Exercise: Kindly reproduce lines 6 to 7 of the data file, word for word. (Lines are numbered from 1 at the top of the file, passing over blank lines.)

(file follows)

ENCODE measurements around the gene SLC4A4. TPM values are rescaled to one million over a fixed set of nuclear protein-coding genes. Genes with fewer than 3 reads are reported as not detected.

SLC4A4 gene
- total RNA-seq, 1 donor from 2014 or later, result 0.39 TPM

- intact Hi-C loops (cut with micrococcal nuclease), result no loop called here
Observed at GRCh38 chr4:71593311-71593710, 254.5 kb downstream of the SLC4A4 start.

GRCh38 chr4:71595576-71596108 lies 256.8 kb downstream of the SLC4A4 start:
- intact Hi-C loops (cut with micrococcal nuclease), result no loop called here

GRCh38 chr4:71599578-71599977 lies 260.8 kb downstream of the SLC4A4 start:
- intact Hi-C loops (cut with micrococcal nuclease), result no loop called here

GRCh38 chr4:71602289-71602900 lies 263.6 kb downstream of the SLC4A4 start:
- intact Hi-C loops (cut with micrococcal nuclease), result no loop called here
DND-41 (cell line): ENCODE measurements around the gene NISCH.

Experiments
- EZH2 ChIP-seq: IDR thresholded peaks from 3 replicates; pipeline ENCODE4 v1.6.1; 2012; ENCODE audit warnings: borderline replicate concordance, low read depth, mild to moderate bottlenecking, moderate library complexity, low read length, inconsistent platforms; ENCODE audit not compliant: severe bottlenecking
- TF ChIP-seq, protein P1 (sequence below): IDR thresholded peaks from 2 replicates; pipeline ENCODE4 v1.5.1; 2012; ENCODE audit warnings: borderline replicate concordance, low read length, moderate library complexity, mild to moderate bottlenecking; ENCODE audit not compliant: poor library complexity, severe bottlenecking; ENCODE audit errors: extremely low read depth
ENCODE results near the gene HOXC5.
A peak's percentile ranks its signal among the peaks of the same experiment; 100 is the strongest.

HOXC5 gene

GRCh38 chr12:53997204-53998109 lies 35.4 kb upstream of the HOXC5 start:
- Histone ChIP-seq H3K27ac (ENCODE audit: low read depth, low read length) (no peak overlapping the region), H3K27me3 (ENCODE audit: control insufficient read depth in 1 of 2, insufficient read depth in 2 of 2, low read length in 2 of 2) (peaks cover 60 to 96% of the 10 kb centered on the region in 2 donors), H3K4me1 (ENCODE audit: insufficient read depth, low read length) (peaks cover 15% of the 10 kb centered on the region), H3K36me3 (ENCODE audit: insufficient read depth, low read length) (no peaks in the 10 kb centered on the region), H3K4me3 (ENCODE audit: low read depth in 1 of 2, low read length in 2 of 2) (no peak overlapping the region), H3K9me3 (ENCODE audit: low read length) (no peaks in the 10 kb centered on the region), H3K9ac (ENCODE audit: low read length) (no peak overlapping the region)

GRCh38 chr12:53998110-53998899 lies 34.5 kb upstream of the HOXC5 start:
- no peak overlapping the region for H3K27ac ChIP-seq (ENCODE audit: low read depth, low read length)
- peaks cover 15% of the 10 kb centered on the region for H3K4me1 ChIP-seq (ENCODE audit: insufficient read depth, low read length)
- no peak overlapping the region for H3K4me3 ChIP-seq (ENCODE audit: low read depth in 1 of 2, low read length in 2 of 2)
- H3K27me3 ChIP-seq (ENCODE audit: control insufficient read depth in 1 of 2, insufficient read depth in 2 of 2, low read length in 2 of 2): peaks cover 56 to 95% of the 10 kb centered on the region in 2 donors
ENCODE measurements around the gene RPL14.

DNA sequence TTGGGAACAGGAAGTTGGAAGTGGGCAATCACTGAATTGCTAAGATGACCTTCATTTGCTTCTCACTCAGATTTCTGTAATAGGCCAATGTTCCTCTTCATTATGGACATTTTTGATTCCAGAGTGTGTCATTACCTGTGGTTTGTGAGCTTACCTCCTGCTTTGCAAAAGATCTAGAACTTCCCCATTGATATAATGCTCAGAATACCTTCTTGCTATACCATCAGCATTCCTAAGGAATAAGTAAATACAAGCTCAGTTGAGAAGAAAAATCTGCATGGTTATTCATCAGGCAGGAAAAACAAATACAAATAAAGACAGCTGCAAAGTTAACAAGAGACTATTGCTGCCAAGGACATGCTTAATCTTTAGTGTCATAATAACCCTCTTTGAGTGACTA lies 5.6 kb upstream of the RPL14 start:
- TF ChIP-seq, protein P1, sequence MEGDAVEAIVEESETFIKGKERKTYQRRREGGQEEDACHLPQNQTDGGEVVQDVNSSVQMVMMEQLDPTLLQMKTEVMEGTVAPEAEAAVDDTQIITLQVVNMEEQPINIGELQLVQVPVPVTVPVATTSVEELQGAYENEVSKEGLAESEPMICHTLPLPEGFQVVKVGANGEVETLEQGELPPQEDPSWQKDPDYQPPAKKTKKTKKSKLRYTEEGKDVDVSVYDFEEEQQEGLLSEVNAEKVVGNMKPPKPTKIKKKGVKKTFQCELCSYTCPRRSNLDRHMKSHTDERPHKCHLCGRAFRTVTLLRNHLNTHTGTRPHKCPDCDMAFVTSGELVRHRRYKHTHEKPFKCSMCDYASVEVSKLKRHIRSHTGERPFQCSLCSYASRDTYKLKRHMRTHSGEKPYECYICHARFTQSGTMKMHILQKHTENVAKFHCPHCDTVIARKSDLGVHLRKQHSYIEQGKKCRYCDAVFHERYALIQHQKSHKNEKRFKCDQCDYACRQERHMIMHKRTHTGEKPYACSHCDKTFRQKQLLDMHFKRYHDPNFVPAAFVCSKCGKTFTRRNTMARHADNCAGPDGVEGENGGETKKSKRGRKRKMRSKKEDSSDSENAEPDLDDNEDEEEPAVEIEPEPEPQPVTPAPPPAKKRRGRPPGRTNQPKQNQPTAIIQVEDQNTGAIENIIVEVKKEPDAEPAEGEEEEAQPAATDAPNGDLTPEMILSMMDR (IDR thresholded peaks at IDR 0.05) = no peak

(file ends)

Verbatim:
GRCh38 chr4:71595576-71596108 lies 256.8 kb downstream of the SLC4A4 start:
- intact Hi-C loops (cut with micrococcal nuclease), result no loop called here